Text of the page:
The Mulli Children’s Family. Sustainable development at it’s best.

A few weeks ago I had the honour of visiting the Mully Children’s Family in Yata, Kenya with Paul Mbole of Norwegian Catholic Aid and Dr. Mulli, the founder of MCF. (Photo gallery below)

A students visualisation of the Mulli Childrens Family

One of the MCF students painted this mural, visualising the Mulli Childrens Family from a nearby hill.

We met at the University of Strathmore during the launch event of the Climate Innovation Centre – a world bank funded incubator for African start-ups that hold a promise of creating major impact on Climate mitigation. RVE.SOL was invited to exhibit as a company that holds that promise. Here’s a recent post about that event.

Over 23 years in the business of rehabilitating Kenyan street children, Dr. Mulli and his team have over 2000 present students and over 8000 alumni. These alumni are highly qualified, occupying various positions of seniority in government and private institutions. All call him “Dad”. The reason became clear to me during the course of the visit.

The organisation has two campuses – both running sustainable tree planting and agriculture businesses that provide for over 45% of MCF’s operational budget, the balance provided by international donors like NCA. MCF was recently awarded international GAP certification, which entitles them to export quality produce to European markets. Ever wonder where the green beans you can buy at your local store in winter come from? MCF in Kenya!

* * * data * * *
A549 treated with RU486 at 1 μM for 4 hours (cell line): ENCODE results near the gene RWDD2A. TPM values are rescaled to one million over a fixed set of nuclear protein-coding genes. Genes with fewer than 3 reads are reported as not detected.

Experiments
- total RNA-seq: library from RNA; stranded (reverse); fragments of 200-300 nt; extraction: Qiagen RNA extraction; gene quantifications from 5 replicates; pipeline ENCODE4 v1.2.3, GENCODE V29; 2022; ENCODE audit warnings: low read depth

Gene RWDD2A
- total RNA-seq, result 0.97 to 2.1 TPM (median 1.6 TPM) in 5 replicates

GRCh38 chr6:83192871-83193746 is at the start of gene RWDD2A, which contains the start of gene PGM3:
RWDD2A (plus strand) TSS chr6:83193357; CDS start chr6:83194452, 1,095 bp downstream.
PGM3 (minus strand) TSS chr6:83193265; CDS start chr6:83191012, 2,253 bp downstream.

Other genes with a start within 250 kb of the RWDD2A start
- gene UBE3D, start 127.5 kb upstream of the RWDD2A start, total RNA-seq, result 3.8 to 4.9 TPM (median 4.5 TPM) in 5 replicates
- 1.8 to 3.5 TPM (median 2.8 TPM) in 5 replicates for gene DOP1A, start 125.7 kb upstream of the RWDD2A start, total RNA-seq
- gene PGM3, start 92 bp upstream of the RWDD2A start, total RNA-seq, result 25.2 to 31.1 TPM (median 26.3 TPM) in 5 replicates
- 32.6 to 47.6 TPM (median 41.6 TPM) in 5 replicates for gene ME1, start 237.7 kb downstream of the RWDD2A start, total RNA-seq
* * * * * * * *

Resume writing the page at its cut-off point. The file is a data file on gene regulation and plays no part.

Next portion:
Children come from destitute backgrounds, suffering abuse, abandonment, drugs and many other horrors too dificult to comprehend. These students then undergo a strenuous but loving rehabilitation curriculum covering general education with a sustainability focus, ultimately preparing them for entry to international universities and a “normal” career. The result is a above average rehabilitation rate, to the point where the Kenyan judicial system often recommends children to the program.

Local communities are positively impacted by job creation – MCF employs over 800 staff members! In addition MCF support a number of local development initiatives, such as a planned eco-village close to the facility. The term eco-village is loosely used and describes a community that has as it’s guiding principles socially, economically and ecologically sustainable practices that allow the community members to thrive in harmony with each other and with their environment. Many such initiatives have been kicked off in developing countries Africa with varying results. The Senegalese program in particular, run by GENSEN, the Global Ecovillage Network Senegal and the, get this, Ministry of Ecovillages led by Babacar Ndao. From what I can glean, the only country with a dedicated portfolio minister! That’s dedication to solving the problem.

As part of their sustainability agenda, MCF and NCA are planning to implement a series of self-sustaining Eco-communities for which we hope KUDURA will be considered as a core component of the sustainable development solution. The community would benefit through clean water and energy, intended to break the perpetual cycle of rural poverty and serve as a demonstrator for what is possible with the right technologies, accountability and stewardship.

RVE.SOL is proud to be associated with MCF and NCA!

Related information:

Photo Gallery

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vivian vendeirinho

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